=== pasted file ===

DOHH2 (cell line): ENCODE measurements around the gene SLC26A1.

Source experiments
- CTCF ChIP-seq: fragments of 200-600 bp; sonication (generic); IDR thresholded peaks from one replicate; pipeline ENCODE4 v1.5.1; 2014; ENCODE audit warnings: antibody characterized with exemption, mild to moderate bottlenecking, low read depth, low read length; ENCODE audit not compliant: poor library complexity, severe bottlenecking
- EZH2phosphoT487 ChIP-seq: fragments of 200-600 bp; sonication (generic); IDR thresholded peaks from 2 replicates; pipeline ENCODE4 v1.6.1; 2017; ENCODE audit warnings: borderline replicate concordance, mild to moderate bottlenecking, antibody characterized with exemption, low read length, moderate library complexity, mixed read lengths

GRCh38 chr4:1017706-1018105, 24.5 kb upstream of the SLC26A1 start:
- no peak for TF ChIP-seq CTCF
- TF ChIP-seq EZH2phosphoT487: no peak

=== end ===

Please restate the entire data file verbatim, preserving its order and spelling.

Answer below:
DOHH2 (cell line): ENCODE measurements around the gene SLC26A1.

Source experiments
- CTCF ChIP-seq: fragments of 200-600 bp; sonication (generic); IDR thresholded peaks from one replicate; pipeline ENCODE4 v1.5.1; 2014; ENCODE audit warnings: antibody characterized with exemption, mild to moderate bottlenecking, low read depth, low read length; ENCODE audit not compliant: poor library complexity, severe bottlenecking
- EZH2phosphoT487 ChIP-seq: fragments of 200-600 bp; sonication (generic); IDR thresholded peaks from 2 replicates; pipeline ENCODE4 v1.6.1; 2017; ENCODE audit warnings: borderline replicate concordance, mild to moderate bottlenecking, antibody characterized with exemption, low read length, moderate library complexity, mixed read lengths

GRCh38 chr4:1017706-1018105, 24.5 kb upstream of the SLC26A1 start:
- no peak for TF ChIP-seq CTCF
- TF ChIP-seq EZH2phosphoT487: no peak